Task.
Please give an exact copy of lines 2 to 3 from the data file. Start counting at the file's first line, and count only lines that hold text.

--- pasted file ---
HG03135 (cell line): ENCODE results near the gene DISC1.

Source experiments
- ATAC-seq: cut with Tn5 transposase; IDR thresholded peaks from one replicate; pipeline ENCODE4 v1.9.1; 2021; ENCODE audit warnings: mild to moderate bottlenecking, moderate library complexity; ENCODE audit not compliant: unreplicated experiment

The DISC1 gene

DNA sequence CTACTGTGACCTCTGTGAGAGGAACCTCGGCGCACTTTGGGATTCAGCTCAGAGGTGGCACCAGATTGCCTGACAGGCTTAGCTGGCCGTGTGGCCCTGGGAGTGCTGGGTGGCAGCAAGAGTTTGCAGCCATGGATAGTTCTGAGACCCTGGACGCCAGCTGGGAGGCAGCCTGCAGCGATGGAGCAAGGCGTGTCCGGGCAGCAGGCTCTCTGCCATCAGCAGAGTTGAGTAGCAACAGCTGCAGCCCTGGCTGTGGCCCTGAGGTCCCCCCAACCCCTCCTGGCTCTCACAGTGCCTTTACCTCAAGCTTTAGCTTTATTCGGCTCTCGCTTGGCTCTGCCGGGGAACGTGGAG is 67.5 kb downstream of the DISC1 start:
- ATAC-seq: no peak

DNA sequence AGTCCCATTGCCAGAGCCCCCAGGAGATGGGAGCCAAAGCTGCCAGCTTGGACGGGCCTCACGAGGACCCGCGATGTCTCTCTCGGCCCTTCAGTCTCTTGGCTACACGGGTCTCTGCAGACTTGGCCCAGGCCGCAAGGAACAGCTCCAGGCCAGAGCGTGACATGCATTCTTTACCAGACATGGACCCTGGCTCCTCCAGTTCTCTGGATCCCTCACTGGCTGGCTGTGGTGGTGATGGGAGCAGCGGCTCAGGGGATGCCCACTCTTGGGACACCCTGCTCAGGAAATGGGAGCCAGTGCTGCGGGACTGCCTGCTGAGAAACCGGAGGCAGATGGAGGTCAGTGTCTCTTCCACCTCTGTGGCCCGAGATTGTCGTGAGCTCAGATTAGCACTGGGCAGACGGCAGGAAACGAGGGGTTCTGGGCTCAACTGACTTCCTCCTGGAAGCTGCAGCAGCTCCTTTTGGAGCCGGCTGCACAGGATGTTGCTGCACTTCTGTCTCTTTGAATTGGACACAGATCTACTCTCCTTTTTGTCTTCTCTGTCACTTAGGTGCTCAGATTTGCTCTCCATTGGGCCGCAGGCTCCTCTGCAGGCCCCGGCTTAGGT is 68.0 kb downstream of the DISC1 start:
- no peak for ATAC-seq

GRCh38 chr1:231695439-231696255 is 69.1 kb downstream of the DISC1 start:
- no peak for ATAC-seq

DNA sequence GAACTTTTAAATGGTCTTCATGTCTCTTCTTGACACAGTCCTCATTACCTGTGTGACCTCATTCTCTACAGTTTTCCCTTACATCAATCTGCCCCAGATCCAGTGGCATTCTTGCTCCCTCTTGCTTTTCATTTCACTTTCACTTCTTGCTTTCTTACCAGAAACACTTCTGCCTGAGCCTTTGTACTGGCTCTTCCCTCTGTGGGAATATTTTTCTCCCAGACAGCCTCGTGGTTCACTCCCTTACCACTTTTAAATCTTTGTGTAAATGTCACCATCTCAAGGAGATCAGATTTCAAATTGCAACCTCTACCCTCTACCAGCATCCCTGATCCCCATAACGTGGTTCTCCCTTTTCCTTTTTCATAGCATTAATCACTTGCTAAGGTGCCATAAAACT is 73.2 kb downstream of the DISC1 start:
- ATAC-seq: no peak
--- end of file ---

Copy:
Source experiments
- ATAC-seq: cut with Tn5 transposase; IDR thresholded peaks from one replicate; pipeline ENCODE4 v1.9.1; 2021; ENCODE audit warnings: mild to moderate bottlenecking, moderate library complexity; ENCODE audit not compliant: unreplicated experiment